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The present study has demonstrated that in anesthetized rabbits, of four antiarrhythmic agents administered i.v., only d -sotalol and almokalant induced TdP, whereas quinidine and amiodarone did not. Moreover, the present results showed no direct correlation between the occurrence of TdP and the infusion rate or the dose of antiarrhythmics.

In our investigation we modified the protocol of Carlsson et al. (12,13). Instead of giving repolarization-prolonging drugs in continuous infusions, we applied stepwise elevation of doses with an interval between each dose. This was for the following reasons: According to Carlsson et al. (13), the infusion rate of drugs is an important predisposing factor for TdP. With our protocol, three different infusion rates were tested in one animal, which decreased the total number of animals required. Not only the dose dependence, but also the time dependence of the occurrence of arrhythmias, can be compared between different treatment groups with this protocol as there is an interval between administrations of increasing doses of drugs.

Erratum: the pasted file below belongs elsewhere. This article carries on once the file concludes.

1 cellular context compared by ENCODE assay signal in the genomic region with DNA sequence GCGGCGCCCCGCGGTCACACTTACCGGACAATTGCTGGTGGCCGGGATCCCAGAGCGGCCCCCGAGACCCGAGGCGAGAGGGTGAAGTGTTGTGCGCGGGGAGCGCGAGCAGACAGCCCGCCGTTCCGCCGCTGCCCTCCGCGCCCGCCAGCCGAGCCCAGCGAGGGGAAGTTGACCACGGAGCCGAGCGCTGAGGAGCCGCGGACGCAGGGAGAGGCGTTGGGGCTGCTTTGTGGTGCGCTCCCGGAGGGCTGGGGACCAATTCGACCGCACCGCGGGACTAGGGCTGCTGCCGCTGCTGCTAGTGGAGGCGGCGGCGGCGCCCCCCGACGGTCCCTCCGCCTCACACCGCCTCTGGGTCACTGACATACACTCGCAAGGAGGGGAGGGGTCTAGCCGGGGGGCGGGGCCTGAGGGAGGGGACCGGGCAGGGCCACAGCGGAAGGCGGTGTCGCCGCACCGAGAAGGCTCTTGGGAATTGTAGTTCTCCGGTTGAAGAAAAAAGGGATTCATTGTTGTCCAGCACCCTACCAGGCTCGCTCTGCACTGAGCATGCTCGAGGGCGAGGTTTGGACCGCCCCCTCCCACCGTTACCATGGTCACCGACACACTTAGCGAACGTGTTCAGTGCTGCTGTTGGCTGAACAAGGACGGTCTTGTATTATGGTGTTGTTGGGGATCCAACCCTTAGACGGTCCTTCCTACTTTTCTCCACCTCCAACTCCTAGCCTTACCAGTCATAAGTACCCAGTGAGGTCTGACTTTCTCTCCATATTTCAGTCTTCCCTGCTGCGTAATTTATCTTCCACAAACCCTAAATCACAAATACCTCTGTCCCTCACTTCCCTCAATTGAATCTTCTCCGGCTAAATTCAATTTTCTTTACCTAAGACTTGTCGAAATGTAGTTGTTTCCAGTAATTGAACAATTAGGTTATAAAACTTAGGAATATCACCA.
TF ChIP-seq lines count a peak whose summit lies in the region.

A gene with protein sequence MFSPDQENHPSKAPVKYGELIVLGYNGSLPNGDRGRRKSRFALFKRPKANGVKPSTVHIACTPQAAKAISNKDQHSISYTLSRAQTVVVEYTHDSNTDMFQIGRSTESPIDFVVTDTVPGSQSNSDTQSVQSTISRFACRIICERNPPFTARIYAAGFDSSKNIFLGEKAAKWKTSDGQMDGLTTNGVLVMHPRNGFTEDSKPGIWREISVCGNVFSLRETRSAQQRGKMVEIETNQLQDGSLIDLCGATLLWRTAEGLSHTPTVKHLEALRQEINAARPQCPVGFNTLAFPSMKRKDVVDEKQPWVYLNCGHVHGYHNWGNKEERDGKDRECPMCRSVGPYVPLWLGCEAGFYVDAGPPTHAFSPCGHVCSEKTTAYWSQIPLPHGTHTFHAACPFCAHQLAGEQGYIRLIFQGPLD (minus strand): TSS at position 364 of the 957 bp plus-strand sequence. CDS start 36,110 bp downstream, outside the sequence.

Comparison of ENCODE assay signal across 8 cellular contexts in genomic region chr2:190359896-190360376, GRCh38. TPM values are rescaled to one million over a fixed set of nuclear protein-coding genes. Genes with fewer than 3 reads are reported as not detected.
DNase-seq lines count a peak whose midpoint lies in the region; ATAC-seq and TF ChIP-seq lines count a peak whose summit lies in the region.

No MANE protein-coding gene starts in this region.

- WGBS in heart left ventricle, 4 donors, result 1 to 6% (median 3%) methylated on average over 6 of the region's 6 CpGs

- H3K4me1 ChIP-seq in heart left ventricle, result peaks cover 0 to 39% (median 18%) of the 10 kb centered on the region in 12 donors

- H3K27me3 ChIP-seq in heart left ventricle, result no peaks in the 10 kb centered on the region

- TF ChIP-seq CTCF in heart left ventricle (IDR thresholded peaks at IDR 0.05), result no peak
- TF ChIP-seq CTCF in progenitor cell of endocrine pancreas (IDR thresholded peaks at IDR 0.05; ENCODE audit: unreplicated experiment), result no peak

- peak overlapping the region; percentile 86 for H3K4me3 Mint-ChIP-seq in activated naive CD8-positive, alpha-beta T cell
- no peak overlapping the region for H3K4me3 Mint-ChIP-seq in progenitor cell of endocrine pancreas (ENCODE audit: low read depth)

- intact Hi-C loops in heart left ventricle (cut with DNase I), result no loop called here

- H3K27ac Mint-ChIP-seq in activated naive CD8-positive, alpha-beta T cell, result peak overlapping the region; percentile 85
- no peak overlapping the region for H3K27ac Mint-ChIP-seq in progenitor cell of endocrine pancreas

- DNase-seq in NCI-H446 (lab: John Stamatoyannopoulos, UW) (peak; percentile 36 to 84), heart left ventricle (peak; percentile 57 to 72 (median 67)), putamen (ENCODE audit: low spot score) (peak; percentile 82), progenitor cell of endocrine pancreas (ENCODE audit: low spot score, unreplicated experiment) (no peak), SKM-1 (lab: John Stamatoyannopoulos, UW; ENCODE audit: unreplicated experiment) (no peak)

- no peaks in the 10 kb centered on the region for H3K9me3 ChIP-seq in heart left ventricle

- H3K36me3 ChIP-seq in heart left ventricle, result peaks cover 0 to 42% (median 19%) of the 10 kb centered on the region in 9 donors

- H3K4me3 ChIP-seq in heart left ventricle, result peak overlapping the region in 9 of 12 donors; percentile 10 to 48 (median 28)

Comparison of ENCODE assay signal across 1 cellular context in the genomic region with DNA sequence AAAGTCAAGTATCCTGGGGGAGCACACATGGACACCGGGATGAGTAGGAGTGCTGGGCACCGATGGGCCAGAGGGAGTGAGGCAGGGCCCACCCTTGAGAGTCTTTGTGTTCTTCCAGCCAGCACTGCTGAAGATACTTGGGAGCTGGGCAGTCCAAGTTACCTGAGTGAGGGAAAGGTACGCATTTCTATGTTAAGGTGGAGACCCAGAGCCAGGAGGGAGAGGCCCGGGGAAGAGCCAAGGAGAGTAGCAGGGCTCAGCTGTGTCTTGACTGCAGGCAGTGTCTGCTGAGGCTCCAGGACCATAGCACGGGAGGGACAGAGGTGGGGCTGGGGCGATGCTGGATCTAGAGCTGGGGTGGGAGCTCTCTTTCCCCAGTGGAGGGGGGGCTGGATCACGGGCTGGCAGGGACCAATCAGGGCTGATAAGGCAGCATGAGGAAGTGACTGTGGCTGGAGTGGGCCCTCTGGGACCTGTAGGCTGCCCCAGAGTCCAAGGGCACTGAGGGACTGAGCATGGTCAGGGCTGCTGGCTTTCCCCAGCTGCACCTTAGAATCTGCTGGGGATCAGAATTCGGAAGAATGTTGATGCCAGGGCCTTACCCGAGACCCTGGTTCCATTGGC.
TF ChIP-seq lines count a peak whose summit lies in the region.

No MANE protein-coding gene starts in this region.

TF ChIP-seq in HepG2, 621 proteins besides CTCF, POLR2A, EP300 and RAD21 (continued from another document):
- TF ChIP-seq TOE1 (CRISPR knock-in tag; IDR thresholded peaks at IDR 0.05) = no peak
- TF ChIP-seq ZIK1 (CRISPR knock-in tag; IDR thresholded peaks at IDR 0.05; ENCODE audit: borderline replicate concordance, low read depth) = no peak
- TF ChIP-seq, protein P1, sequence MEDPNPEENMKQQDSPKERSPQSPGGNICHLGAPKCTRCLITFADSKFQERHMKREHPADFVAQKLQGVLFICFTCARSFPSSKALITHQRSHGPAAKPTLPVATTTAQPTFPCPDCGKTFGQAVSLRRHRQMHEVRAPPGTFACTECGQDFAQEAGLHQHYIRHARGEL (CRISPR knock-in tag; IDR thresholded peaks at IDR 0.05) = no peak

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No torsade de pointes with quinidine

In our experiments quinidine did not evoke TdP, though this drug is by far the most frequently reported drug associated with this arrhythmia (1). In patients with TdP caused by quinidine, the plasma level of the drug is usually within or below the therapeutic range (22). Quinidine's clinical proarrhythmic profile (especially the dose dependence) is not mimicked in any of the presently available animal proarrhythmia models. In anesthetized dogs, Inoue and Sugimoto (23) used toxic dose of quinidine (30 mg/kg over 5 min, i.v.) to evoke TdP. Despite the observation that this dose prolonged QT in their study, TdP never occurred spontaneously and required additional programmed electrical stimulation to evoke it. Likewise, in conscious hypokalemic dogs with chronic complete atrioventricular block, TdP did not occur spontaneously during or after a continuous infusion of quinidine (∼20 mg/kg over 3 h), though QT interval was widened significantly by this dose (24); and an additional propranolol infusion was necessary to allow the generation of TdP in that study. In methoxamine-primed anesthetized rabbits, continuous quinidine infusion (1.25 mg/kg/min for 60 min) did not evoke TdP despite increasing QT, QT c, and QT dispersion significantly, but conversely, the drug evoked conduction blocks frequently (25). Thus, the lack of quinidine-induced TdP in the current study is in good accordance with the results of the previous in vivo animal studies.